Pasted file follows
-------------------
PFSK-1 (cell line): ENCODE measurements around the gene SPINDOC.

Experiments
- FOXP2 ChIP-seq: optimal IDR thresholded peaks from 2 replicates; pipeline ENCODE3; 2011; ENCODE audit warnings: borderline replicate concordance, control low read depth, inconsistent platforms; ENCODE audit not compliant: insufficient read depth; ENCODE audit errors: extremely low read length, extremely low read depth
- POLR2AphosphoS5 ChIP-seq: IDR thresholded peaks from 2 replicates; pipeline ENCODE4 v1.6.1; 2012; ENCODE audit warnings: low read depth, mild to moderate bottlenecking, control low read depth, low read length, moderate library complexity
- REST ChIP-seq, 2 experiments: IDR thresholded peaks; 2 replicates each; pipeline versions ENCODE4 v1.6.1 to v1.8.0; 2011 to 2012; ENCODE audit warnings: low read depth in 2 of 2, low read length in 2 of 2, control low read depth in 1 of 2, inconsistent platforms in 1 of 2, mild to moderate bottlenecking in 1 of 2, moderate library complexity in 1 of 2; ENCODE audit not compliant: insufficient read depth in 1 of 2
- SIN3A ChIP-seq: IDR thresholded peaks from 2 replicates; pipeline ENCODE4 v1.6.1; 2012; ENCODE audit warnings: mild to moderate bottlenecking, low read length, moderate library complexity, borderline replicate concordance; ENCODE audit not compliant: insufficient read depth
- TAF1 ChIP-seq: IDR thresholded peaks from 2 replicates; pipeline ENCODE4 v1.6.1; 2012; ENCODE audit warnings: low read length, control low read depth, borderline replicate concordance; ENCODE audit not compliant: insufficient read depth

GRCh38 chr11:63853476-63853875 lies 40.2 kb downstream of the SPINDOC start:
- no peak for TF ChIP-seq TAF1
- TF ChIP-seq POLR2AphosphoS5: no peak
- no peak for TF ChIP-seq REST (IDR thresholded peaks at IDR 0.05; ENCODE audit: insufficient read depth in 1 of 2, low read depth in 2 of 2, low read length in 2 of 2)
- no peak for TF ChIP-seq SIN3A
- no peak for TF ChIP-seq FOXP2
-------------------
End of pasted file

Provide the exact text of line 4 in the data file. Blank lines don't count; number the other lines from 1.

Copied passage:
- POLR2AphosphoS5 ChIP-seq: IDR thresholded peaks from 2 replicates; pipeline ENCODE4 v1.6.1; 2012; ENCODE audit warnings: low read depth, mild to moderate bottlenecking, control low read depth, low read length, moderate library complexity